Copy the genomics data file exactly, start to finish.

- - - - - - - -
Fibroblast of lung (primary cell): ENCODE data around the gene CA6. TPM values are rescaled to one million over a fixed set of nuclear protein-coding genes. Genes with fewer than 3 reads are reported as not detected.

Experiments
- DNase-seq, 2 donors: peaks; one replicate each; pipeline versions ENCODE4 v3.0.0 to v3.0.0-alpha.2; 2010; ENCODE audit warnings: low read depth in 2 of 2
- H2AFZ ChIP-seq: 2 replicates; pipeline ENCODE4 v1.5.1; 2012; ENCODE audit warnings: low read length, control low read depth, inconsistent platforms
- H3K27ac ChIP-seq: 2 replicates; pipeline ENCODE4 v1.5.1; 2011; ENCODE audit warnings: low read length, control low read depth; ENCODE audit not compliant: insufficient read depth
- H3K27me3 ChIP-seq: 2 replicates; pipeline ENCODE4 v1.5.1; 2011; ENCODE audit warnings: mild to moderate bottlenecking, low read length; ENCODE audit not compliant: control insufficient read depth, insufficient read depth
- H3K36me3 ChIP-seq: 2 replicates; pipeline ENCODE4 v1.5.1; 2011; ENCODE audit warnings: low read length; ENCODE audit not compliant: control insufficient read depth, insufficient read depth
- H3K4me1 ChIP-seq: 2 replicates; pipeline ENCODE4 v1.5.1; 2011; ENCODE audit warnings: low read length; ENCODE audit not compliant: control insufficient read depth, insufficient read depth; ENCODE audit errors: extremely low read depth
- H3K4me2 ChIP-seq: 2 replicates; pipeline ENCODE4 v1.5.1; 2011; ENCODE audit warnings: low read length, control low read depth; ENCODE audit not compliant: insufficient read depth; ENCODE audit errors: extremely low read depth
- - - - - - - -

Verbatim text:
Fibroblast of lung (primary cell): ENCODE data around the gene CA6. TPM values are rescaled to one million over a fixed set of nuclear protein-coding genes. Genes with fewer than 3 reads are reported as not detected.

Experiments
- DNase-seq, 2 donors: peaks; one replicate each; pipeline versions ENCODE4 v3.0.0 to v3.0.0-alpha.2; 2010; ENCODE audit warnings: low read depth in 2 of 2
- H2AFZ ChIP-seq: 2 replicates; pipeline ENCODE4 v1.5.1; 2012; ENCODE audit warnings: low read length, control low read depth, inconsistent platforms
- H3K27ac ChIP-seq: 2 replicates; pipeline ENCODE4 v1.5.1; 2011; ENCODE audit warnings: low read length, control low read depth; ENCODE audit not compliant: insufficient read depth
- H3K27me3 ChIP-seq: 2 replicates; pipeline ENCODE4 v1.5.1; 2011; ENCODE audit warnings: mild to moderate bottlenecking, low read length; ENCODE audit not compliant: control insufficient read depth, insufficient read depth
- H3K36me3 ChIP-seq: 2 replicates; pipeline ENCODE4 v1.5.1; 2011; ENCODE audit warnings: low read length; ENCODE audit not compliant: control insufficient read depth, insufficient read depth
- H3K4me1 ChIP-seq: 2 replicates; pipeline ENCODE4 v1.5.1; 2011; ENCODE audit warnings: low read length; ENCODE audit not compliant: control insufficient read depth, insufficient read depth; ENCODE audit errors: extremely low read depth
- H3K4me2 ChIP-seq: 2 replicates; pipeline ENCODE4 v1.5.1; 2011; ENCODE audit warnings: low read length, control low read depth; ENCODE audit not compliant: insufficient read depth; ENCODE audit errors: extremely low read depth